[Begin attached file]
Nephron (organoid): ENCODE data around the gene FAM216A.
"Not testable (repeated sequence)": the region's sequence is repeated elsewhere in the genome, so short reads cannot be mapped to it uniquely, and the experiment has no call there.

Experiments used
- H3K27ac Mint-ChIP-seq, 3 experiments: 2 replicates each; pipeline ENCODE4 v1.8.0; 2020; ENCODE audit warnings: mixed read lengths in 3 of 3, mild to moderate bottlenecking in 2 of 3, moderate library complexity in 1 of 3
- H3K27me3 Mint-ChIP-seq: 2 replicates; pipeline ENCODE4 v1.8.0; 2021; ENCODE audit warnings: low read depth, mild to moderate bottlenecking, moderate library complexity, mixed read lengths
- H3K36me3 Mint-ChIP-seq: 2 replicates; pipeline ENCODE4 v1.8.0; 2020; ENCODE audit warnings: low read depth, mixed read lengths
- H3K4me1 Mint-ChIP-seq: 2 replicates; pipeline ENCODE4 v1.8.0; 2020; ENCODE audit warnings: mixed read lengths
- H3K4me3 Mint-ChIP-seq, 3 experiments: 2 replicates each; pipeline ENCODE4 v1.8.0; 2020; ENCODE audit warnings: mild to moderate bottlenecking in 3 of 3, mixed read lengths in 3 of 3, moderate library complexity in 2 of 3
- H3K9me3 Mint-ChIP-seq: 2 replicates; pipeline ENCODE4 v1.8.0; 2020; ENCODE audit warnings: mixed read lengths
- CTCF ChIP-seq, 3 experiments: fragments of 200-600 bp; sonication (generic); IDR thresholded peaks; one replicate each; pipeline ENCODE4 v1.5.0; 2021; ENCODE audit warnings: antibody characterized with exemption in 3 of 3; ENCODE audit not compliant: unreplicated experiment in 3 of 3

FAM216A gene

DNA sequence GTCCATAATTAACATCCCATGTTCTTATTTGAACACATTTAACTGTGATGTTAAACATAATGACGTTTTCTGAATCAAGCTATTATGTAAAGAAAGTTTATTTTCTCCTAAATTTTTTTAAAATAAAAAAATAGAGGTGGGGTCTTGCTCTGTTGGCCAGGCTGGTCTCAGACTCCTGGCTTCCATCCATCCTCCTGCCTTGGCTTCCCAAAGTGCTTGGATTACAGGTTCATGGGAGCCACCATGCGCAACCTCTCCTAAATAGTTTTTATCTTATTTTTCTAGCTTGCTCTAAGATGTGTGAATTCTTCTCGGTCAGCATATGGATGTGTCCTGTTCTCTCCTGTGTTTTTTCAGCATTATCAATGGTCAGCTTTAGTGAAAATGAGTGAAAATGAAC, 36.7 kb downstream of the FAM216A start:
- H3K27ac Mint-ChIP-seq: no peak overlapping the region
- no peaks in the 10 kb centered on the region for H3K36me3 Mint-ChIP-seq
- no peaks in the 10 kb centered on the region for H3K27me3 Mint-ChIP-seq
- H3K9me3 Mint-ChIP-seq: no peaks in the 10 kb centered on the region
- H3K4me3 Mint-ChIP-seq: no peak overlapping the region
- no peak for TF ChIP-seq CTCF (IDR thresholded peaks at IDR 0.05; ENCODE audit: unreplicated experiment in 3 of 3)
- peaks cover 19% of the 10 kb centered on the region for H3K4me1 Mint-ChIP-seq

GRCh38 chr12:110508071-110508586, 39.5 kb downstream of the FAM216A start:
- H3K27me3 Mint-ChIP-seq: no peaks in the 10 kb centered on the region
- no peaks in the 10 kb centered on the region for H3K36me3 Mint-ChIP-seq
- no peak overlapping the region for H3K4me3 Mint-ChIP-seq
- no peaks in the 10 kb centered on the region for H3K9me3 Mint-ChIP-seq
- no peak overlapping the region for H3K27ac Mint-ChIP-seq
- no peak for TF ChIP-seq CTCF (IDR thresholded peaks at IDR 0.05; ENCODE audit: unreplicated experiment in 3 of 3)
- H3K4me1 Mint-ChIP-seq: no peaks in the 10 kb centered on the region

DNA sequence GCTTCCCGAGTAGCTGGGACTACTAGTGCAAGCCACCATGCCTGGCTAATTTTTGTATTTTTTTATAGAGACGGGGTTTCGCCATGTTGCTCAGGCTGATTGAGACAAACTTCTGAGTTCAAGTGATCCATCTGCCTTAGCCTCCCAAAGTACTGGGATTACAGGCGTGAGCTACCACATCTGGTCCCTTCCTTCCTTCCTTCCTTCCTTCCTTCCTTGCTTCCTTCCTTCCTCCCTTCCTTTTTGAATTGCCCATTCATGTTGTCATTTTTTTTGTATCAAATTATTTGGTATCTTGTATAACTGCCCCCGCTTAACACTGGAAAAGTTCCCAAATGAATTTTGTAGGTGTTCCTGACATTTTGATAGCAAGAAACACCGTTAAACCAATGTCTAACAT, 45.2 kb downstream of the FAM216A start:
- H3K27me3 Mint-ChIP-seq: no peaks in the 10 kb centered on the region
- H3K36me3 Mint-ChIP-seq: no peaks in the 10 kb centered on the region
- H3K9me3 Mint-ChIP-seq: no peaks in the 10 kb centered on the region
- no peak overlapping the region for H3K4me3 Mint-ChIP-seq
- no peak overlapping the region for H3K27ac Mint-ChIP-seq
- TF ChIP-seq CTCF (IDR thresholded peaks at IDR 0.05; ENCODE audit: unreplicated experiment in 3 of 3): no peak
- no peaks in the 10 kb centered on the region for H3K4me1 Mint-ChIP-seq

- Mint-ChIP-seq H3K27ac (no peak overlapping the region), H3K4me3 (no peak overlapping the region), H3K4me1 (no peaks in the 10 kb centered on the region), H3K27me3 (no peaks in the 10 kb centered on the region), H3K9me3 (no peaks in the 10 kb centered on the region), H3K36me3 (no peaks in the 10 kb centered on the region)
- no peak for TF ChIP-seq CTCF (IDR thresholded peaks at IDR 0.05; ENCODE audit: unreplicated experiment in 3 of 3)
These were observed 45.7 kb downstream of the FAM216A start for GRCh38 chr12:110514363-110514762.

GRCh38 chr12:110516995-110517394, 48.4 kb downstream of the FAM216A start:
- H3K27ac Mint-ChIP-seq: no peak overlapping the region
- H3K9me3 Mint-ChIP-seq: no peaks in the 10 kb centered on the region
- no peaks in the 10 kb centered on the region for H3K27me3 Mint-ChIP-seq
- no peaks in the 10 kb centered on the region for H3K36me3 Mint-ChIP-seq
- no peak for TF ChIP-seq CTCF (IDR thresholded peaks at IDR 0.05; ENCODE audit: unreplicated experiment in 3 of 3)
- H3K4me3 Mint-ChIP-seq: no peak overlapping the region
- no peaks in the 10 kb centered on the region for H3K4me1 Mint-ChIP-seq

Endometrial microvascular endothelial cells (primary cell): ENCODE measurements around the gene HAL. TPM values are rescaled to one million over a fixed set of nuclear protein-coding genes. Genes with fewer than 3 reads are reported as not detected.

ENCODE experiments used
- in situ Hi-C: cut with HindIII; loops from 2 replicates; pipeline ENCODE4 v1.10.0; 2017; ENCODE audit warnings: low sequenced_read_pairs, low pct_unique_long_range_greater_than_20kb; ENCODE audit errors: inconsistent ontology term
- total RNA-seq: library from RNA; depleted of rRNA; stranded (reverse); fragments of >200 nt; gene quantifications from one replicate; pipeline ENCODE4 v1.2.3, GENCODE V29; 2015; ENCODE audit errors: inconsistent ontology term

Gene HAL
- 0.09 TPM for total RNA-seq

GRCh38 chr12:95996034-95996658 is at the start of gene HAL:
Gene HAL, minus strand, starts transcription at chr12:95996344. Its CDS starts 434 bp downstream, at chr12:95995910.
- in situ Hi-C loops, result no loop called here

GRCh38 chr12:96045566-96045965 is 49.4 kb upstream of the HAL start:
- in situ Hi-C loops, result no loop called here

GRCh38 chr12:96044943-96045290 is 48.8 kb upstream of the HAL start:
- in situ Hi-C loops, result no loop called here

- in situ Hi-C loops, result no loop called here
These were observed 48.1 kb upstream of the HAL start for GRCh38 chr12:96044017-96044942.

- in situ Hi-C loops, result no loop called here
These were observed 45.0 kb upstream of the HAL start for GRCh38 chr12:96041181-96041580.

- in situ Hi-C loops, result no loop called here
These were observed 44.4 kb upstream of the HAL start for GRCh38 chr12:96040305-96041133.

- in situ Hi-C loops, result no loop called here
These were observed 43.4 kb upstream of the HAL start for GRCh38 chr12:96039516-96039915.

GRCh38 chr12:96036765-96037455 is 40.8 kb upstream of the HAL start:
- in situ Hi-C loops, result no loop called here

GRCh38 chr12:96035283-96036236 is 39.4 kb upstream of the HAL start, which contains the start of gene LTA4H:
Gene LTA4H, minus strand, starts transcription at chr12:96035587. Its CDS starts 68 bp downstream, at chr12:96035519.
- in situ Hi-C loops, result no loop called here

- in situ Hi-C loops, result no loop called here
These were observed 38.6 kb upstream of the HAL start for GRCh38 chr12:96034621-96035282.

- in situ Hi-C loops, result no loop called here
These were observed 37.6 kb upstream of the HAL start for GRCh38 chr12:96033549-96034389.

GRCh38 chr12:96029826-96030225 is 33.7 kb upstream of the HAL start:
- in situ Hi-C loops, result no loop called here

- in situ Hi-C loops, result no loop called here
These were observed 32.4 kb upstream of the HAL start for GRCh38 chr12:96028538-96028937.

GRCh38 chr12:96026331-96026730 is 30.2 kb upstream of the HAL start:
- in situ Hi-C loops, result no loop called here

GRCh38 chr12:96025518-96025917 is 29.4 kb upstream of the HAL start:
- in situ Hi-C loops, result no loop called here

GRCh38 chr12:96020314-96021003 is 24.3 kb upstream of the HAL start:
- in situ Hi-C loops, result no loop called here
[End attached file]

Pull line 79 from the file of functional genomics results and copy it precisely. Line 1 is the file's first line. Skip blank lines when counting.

- in situ Hi-C loops, result no loop called here